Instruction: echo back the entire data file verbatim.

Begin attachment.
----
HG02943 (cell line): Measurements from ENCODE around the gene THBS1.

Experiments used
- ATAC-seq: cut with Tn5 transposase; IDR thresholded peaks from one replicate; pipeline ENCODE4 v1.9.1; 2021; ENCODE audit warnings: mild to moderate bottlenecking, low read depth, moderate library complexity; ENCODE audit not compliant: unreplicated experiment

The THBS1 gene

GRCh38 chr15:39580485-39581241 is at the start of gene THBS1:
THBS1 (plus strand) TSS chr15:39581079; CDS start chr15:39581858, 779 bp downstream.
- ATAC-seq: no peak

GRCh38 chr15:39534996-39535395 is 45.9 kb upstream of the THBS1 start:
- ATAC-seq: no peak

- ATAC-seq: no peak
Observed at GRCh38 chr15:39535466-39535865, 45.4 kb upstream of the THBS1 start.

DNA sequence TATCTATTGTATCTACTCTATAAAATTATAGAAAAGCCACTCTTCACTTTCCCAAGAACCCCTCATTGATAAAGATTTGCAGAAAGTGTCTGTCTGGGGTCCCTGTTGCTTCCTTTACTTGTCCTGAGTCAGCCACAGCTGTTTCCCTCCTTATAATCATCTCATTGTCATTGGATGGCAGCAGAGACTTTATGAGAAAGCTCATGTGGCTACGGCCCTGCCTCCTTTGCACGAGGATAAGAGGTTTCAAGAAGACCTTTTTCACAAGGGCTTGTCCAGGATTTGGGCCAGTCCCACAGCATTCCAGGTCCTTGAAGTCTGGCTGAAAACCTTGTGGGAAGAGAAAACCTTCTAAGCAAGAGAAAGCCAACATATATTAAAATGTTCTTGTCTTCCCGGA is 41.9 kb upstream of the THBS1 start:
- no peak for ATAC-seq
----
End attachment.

HG02943 (cell line): Measurements from ENCODE around the gene THBS1.

Experiments used
- ATAC-seq: cut with Tn5 transposase; IDR thresholded peaks from one replicate; pipeline ENCODE4 v1.9.1; 2021; ENCODE audit warnings: mild to moderate bottlenecking, low read depth, moderate library complexity; ENCODE audit not compliant: unreplicated experiment

The THBS1 gene

GRCh38 chr15:39580485-39581241 is at the start of gene THBS1:
THBS1 (plus strand) TSS chr15:39581079; CDS start chr15:39581858, 779 bp downstream.
- ATAC-seq: no peak

GRCh38 chr15:39534996-39535395 is 45.9 kb upstream of the THBS1 start:
- ATAC-seq: no peak

- ATAC-seq: no peak
Observed at GRCh38 chr15:39535466-39535865, 45.4 kb upstream of the THBS1 start.

DNA sequence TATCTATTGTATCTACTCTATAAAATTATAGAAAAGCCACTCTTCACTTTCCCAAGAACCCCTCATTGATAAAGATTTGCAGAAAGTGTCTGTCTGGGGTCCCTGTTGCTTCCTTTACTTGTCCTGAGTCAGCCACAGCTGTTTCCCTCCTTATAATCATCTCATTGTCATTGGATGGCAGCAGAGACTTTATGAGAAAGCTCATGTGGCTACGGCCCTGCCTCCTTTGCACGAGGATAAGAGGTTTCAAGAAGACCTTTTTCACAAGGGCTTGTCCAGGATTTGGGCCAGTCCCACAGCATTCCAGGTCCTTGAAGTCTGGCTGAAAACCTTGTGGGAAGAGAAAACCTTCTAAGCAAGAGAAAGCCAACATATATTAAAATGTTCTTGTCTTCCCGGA is 41.9 kb upstream of the THBS1 start:
- no peak for ATAC-seq